This page contains a Flash digital edition of a book.


Following the focus on leadership at last month’s Th!nkFM, Liz Kentish, Deputy Chair of the British Institute of Facilities Management (BIFM) gives some handy advice on how to push your ideas, whether you’re in management or not.

Th!nkFM confirmed something I’ve been focusing on for some time – that we need to develop stronger leadership and management skills if we are to raise the profile of FM and be seen as a career of choice. All the sessions I attended alluded to leadership as a vital attribute to drive FM, whether it’s to engage with your Board or create a working partnership with your client/supplier.

One of the easiest ways to have a voice is to speak the language of those who we need to influence – this applies as much within an organisation as it does in the outside world. Yet it’s a skill that is so often overlooked. Even in- house management development programmes and graduate schemes focus on ‘core’ management skills, but there’s little mention of developing leaders.

I’d like to see more focus on how we get clear about the direction we’re going in, how we listen and communicate, how we influence, becoming our own best PR company,


how to find the courage to tread a new path, how to take others on the journey, and getting comfortable trusting people to do the jobs we employ them to do. These skills I believe are the essence of leadership.

“One of the easiest ways to have a voice is to speak the language of those who we need to influence.”

Until we step up and act as business leaders, we will remain (metaphorically at least) in the basement. You don’t have to sit at the Board table to be an influencer, but you do have to have the ear and the support of those who do. Great leaders get to know what the ‘hot buttons’ are for those people, what their style of communication is, and they adapt their own style to suit.

Once, I needed to get to the CEO of a company I worked for. His gatekeeper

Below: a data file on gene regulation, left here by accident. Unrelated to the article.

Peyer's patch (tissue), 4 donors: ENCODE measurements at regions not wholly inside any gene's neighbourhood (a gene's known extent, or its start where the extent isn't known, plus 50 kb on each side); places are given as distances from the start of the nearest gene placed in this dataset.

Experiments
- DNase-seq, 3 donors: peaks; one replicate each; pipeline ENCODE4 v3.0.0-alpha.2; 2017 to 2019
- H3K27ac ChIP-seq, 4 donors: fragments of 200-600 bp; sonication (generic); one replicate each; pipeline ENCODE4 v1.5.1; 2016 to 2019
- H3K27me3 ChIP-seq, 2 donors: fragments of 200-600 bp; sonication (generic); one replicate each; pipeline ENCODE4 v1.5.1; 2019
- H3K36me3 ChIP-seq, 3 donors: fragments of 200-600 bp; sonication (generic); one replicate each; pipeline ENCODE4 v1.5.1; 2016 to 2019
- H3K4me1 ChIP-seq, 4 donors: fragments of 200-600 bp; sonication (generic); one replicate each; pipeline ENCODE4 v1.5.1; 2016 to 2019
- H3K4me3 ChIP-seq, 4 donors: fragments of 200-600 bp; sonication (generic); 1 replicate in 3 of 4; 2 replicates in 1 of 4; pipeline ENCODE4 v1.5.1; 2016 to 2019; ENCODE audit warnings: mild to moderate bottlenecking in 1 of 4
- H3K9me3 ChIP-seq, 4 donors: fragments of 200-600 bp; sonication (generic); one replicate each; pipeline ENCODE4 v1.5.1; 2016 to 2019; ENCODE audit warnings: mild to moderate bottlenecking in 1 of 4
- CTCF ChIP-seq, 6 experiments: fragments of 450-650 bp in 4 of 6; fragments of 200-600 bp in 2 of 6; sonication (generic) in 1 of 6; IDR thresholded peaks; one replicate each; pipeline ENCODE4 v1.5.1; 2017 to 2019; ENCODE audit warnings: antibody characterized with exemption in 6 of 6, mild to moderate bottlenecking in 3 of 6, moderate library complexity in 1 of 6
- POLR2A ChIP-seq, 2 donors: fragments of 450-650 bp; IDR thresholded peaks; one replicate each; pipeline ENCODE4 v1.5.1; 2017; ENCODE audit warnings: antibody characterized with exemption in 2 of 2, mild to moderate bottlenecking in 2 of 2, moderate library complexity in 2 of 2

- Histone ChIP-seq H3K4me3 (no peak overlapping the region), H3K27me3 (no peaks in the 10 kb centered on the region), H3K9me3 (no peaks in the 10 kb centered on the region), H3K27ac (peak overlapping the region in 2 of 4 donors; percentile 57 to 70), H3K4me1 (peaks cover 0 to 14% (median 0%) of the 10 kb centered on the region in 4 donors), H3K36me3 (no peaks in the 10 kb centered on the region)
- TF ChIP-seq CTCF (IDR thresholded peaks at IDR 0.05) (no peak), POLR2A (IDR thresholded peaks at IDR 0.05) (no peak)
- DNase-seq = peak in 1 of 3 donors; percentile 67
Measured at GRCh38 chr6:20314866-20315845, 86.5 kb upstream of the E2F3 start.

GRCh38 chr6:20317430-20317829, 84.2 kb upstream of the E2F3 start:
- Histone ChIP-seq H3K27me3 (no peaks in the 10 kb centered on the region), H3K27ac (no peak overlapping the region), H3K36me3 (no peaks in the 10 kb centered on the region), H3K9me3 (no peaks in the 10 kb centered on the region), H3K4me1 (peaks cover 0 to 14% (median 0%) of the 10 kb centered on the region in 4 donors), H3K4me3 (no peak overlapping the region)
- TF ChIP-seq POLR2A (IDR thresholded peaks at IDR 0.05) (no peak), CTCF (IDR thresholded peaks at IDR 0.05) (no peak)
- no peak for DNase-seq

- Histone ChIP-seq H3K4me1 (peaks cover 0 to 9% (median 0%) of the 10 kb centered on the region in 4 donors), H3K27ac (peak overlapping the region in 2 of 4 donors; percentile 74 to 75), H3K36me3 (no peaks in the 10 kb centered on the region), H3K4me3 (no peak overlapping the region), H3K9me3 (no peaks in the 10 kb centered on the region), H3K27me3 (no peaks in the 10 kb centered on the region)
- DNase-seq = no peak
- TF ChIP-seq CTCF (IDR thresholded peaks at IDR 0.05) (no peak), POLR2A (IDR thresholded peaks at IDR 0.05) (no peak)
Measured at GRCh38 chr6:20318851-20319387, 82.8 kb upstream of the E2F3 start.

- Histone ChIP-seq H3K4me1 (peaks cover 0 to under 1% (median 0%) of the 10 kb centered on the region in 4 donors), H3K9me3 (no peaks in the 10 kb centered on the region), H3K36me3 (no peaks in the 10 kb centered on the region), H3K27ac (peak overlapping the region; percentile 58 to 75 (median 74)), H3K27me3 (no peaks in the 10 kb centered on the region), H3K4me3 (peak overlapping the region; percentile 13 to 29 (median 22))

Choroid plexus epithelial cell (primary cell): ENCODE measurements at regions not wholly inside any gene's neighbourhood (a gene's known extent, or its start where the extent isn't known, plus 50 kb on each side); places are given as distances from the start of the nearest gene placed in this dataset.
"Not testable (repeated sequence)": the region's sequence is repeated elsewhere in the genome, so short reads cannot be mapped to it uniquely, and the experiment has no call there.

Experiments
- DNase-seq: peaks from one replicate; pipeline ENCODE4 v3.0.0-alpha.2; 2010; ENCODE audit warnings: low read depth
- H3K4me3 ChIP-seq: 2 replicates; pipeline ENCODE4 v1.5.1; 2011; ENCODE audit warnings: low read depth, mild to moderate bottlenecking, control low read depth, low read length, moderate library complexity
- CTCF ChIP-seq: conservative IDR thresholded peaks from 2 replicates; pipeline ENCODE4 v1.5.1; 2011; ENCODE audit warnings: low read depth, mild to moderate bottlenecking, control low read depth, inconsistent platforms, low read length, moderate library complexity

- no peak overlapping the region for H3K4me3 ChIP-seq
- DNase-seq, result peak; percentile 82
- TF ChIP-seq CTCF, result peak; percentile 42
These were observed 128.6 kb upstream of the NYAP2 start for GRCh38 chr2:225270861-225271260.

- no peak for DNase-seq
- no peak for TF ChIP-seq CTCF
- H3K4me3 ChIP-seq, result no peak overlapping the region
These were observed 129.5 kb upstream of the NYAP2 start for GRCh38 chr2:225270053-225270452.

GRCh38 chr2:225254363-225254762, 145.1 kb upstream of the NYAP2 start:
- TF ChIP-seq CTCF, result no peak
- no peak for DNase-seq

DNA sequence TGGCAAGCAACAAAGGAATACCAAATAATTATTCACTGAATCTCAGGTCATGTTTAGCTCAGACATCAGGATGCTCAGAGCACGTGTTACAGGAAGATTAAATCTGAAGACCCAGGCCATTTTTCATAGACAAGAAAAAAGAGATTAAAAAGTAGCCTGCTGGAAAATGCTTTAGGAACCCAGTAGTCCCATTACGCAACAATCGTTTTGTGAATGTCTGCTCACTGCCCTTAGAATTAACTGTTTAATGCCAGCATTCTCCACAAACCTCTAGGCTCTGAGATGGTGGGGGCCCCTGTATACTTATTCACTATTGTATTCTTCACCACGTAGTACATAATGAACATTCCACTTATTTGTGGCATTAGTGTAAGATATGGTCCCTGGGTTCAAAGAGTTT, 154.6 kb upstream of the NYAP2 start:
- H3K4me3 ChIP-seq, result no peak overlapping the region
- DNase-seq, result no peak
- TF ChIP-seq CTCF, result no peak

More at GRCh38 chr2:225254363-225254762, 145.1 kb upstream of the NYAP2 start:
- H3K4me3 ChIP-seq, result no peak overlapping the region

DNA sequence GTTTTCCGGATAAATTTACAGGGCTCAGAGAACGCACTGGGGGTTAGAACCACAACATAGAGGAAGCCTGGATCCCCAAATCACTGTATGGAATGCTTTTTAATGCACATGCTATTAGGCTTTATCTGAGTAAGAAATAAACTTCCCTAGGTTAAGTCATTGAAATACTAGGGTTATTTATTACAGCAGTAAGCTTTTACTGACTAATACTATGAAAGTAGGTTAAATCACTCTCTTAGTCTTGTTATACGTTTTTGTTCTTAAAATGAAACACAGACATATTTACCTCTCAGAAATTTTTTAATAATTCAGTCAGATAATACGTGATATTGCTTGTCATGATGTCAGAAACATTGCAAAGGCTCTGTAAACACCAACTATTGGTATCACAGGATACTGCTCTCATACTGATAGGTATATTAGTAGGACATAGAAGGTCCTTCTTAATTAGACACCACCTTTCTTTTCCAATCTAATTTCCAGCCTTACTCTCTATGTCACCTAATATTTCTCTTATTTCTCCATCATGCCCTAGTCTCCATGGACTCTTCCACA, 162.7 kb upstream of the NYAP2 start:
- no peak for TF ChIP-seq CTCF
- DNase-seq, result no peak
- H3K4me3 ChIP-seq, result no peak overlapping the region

(sorry, PA) wouldn’t let me anywhere near him or even book time in his diary. So I sort of ‘stalked’ him (in a very nice way) and hung out by the lift until he was getting in. Having made the appropriate small talk about his favourite topic (Arsenal) I made my case (genuinely an elevator pitch!) and bingo! He listened, we agreed the way forward and the project got funding.

I’m not suggesting you go and stalk your colleagues. But find a way to be seen to be a leader. Find a mentor in your organisation who can help you overcome the hurdles and give you advice on how to deal with the influencers. And of course, when you’re looking for learning and development for your teams, by all means give them FM skills and knowledge, but also be a mentor yourself and help them become great leaders.

Page 1  |  Page 2  |  Page 3  |  Page 4  |  Page 5  |  Page 6  |  Page 7  |  Page 8  |  Page 9  |  Page 10  |  Page 11  |  Page 12  |  Page 13  |  Page 14  |  Page 15  |  Page 16  |  Page 17  |  Page 18  |  Page 19  |  Page 20  |  Page 21  |  Page 22  |  Page 23  |  Page 24  |  Page 25  |  Page 26  |  Page 27  |  Page 28  |  Page 29  |  Page 30  |  Page 31  |  Page 32  |  Page 33  |  Page 34  |  Page 35  |  Page 36  |  Page 37  |  Page 38  |  Page 39  |  Page 40  |  Page 41  |  Page 42  |  Page 43  |  Page 44  |  Page 45  |  Page 46  |  Page 47  |  Page 48  |  Page 49  |  Page 50  |  Page 51  |  Page 52  |  Page 53  |  Page 54  |  Page 55  |  Page 56  |  Page 57  |  Page 58  |  Page 59  |  Page 60  |  Page 61  |  Page 62  |  Page 63  |  Page 64